If you are taking any other medication you should always consult with either your own doctor or the pharmacist as to the suitability of the pain relief medication.
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Chronic or unceasing, constant back pain is miserable, in the past it has been something that people have had to live with, consequently they used to have a very poor quality of life. The cycle of not being able to exercise or move because of the pain led to less movement then more pain.
Pain is something that can only be measured and felt by the individual, it is different in each of us. In the past long term back pain has sometimes been treated with “well we can’t see any further reason for your pain” therefore it was no longer treated. Today fortunately that is no longer the case, research has provided many more avenues for advancement in providing either partial, or total pain relief which has the potential to offer a greatly improved quality of life.
If you do suffer from chronic back pain and are referred to an NHS pain clinic by your doctor it will probably take about three months until you are able to get an appointment. Sometimes earlier cancellations may be available; you are not able to have an appointment unless you have been referred.
If you have been suffering over a long period of time you may be offered an epidural steroid injection which can be effective in providing relief, however they do not always provide the same sort of relief in all patients and it would need to be discussed with your pain management specialist as to the suitability for your specific pain.
Web: http://www.britishpainsociety.org The British Pain Society
Pain Management Teams:
In May 2003 the Royal College of Anaesthetists and the Pain Society set out a document outlining good practise. A multidisciplinary approach for individual patient care is highlighted with the team approach matching the patients’ needs. It is recognised that acute (of short duration) pain can lead onto long term or chronic pain if it is not treated appropriately.
The multidisciplinary team usually consists of a Consultant Anaesthetist, a Clinical Nurse Specialist, who work in conjunction with Physiotherapists, Occupational therapists, Pharmacists and Clinical Psychologists.
The team will review your condition and the pain you are suffering from and will from a multidisciplinary co-ordinated approach suggest options to you which will fit in with your lifestyle and alleviate your pain.
The Chronic Pain Policy Coalition:
The Chronic Pain Policy Coalition was newly formed in June 2006 and is a forum for patients and professionals.
The coalition believes that all people living with chronic pain in the UK must expect and ask for:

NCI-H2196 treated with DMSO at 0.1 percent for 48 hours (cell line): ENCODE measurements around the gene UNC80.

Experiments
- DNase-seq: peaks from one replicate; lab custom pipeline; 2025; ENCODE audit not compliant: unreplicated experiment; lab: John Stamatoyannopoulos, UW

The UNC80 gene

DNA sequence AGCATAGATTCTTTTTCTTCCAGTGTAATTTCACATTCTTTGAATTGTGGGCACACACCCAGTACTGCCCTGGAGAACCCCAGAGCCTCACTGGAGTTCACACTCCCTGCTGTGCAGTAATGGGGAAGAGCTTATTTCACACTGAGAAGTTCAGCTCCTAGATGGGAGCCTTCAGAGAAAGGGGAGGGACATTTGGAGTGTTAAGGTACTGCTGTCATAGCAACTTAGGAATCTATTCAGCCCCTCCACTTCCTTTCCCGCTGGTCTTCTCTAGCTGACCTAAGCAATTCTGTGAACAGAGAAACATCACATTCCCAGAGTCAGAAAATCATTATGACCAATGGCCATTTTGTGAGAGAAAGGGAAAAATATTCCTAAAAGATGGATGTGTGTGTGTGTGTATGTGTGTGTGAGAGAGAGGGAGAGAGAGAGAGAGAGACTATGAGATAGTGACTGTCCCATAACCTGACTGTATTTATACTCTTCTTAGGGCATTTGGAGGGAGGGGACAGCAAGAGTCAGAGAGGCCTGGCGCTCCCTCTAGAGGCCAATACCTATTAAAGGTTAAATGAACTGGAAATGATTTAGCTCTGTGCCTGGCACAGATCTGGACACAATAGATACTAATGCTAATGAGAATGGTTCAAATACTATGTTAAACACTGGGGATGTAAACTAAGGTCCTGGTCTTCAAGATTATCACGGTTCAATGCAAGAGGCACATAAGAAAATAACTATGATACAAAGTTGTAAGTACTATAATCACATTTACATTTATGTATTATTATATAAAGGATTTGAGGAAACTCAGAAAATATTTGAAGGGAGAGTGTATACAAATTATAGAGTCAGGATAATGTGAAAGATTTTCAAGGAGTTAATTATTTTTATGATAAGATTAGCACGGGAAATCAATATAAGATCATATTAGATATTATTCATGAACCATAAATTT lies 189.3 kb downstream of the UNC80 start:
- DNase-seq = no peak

- Active involvement in the management of their pain
- Timely assessment of their pain
- Access to appropriate management and support
- Relevant information
- Early access to adequate resources and facilities
If you wish to become involved or have something you would like to share with the coalition you can contact them through http://www.paincoalition.org.uk
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Bed rest V Exercise:
Research has come down on the “keep moving” side of this argument, it is often thought that going to bed for a few days can really help but in fact it causes more trouble. Keeping muscle groups working, even if it is at a very slow pace means that you will recover much faster. Inactivity makes muscles go slack and lying in bed even for a few days can mean a longer recovery period. Regular pain relief medication, gentle movement and with ice or heat packs the symptoms should begin to improve within 72 hours.
Reducing the risks:
Lifestyle can have a huge impact on how your back puts up with the day to day strains we put it under.
- Eating a well balanced diet – carrying excess bodyweight as we all know is not healthy not only for our backs but for all our body organs . The impact of carrying excess weight leads onto a host of other problems which are being stored up as trouble in later life.
- Taking regular exercise ensures your muscles are strong. It is the New Year’s resolution every year, joining the gym taking more exercise. The trick is not to give up trying, start maybe by going for walks as a family, leaving the car behind on short trips, parking it a little bit further away from work, taking the stairs instead of the lift. You will be worn out and tired for a while but in the long run the benefits will be enormous, you will find you have more energy, sleep more soundly, feel brighter and more alert. Joining clubs like badminton or tennis and exercise classes can improve your social life. Stomach strengthening exercises help with the muscle groups that support the lower back. Gentle regular stretching exercises help keep the spine flexible. Low impact aerobic exercise like walking, cycling and swimming are good exercises for not putting undue pressure on the spine and yet increasing body strength.
- Don’t push yourself too hard.
- Gently increase the level of exercise.
- Make sure to do warm up and stretching exercises before and after your exercise routine